The end of the year is a traditional time to make predictions for the year ahead. Seven leading IT security companies share their thoughts on what is ahead in the New Year.
A new worm is on the loose, and it is targeting computers running on Linux and PHP. While only machines based on Intel are targeted at the moment, the nature of the malware means that it could be easily modified to pose a threat to devices such as home routers and set-top boxes that use other processor architectures, too.
There is an increasing trend for malware authors to surreptitiously incorporate the ability to mine more of the virtual currency into their malware, likely fueled by an incredible price that has topped US$1,200 per Bitcoin at one stage.
While I use a considerable number of pixels detailing what marketers get and do wrong in their big data use, I do like to also acknowledge efforts to do right in marketing.
A new field guide offers help in identifying the types of people who are behind the threats to your systems. Some are people you know, others you will never meet.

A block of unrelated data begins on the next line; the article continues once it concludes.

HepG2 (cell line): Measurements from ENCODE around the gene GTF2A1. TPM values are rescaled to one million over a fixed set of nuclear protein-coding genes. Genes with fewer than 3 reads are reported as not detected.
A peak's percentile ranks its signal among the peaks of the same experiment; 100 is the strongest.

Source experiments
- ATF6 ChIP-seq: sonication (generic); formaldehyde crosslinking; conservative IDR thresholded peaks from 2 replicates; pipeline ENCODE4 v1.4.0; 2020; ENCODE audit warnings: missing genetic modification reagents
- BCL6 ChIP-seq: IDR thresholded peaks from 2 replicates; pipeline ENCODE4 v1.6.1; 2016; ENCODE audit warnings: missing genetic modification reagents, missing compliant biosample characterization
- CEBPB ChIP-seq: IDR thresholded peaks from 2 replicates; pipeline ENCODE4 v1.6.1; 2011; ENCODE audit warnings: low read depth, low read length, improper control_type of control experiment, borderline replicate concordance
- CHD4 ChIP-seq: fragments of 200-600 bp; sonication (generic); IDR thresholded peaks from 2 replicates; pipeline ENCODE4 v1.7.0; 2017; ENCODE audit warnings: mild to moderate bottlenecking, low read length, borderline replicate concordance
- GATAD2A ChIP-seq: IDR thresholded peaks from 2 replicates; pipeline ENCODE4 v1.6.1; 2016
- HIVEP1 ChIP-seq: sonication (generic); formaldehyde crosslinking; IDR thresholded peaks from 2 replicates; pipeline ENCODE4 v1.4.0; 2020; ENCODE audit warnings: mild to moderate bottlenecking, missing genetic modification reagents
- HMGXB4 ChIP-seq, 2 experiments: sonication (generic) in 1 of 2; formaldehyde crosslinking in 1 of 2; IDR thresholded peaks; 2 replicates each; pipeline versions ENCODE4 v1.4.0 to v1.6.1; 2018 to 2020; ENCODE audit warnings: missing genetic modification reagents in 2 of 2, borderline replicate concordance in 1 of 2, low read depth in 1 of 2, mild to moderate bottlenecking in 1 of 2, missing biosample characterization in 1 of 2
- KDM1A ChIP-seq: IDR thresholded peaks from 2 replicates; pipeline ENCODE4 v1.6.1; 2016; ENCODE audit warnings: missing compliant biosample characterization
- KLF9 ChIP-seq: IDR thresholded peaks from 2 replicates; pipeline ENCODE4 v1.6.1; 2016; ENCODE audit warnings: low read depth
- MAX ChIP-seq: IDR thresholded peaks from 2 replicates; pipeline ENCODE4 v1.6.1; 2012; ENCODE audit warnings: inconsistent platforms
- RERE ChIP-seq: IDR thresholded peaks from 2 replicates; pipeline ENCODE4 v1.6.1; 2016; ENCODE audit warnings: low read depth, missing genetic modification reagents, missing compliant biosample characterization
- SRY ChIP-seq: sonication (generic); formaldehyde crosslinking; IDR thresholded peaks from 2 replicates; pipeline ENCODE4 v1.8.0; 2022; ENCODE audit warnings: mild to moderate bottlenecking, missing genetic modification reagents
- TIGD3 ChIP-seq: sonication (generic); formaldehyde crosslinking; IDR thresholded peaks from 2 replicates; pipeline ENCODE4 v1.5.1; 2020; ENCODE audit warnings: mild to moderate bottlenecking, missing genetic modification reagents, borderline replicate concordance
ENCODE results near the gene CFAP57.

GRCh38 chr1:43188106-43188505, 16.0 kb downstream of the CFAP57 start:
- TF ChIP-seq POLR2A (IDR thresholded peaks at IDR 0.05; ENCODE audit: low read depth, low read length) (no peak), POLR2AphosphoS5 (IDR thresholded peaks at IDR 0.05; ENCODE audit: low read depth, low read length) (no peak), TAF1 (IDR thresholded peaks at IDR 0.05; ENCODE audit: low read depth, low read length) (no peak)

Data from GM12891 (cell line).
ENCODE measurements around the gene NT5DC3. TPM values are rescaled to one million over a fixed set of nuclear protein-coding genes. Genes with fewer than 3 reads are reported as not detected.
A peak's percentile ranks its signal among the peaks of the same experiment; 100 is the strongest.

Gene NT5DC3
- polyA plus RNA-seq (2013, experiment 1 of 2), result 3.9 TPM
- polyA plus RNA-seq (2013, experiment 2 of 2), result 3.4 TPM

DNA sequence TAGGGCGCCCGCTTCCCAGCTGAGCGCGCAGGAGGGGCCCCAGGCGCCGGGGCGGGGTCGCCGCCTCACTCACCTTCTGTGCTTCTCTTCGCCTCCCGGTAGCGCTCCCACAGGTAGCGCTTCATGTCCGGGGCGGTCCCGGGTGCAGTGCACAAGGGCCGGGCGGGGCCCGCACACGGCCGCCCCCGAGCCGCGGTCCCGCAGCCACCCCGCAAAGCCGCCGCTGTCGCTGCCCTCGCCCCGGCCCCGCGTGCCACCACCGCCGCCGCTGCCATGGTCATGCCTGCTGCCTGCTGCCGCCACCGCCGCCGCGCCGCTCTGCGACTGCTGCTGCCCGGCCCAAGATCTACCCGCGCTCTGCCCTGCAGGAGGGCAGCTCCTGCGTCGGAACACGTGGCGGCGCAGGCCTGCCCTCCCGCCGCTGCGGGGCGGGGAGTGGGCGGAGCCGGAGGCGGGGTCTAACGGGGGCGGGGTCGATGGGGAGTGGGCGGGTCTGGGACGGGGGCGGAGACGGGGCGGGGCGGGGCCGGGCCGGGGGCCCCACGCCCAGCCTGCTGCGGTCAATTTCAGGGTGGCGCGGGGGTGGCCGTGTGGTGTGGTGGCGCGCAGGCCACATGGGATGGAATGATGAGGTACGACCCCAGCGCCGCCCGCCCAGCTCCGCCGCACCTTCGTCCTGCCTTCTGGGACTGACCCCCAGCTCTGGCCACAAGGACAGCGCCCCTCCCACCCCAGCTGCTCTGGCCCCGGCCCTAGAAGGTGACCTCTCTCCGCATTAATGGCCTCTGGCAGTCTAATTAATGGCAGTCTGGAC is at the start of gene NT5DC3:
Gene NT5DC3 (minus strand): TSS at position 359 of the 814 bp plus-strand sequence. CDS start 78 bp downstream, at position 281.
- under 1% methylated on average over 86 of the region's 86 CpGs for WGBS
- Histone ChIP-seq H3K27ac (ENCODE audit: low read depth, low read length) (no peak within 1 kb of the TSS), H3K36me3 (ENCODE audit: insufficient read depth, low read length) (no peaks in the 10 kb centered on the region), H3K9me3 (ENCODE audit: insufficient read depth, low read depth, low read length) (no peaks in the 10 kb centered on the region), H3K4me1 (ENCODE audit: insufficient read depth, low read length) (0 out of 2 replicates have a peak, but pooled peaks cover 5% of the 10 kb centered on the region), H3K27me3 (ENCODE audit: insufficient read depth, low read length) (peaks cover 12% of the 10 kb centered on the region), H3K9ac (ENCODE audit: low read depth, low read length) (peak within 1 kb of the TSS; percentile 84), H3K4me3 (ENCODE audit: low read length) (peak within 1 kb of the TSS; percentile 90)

The new AvePoint governance product has been retooled to work in a hybrid SharePoint 2013 environment.
The NSA has infected more than 50,000 computer networks around the world with malware designed to steal sensitive information, reports Dutch paper NRC. Citing documents provided by NSA leaker Edward Snowden, the newspaper also furnished a screenshot in its report that shows the "Computer Network Exploitation" (CNE) initiative spanning five continents around the world.
LG Electronics admit that its smart televisions track what consumers are watching, and that an option to deactivate this tracking does not work.
Yes, LG got busted spying on consumers via Smart TVs. But this is not the only case of using devices to spy on consumers in their homes. Expect a new industry to arise soon in privacy protection which will likely include user-friendly data transmission detectors, device mods, advanced filters, code disruptors (a new kind of anti-virus aimed at manufacturers' coding) and other means for consumers to protect themselves from the items they own.
Google's chief internet evangelist, Vint Cerf said in a speech given before the Federal Trade Commission (FTC) last week that "privacy may actually be an anomaly." Apparently he doesn't think privacy a basic human right, but rather an "anomaly" created by the industrial revolution. Therefore, reverting to a state of no privacy at all for citizens might be a natural thing. Though his argument sounds convincing, his premise is completely wrong.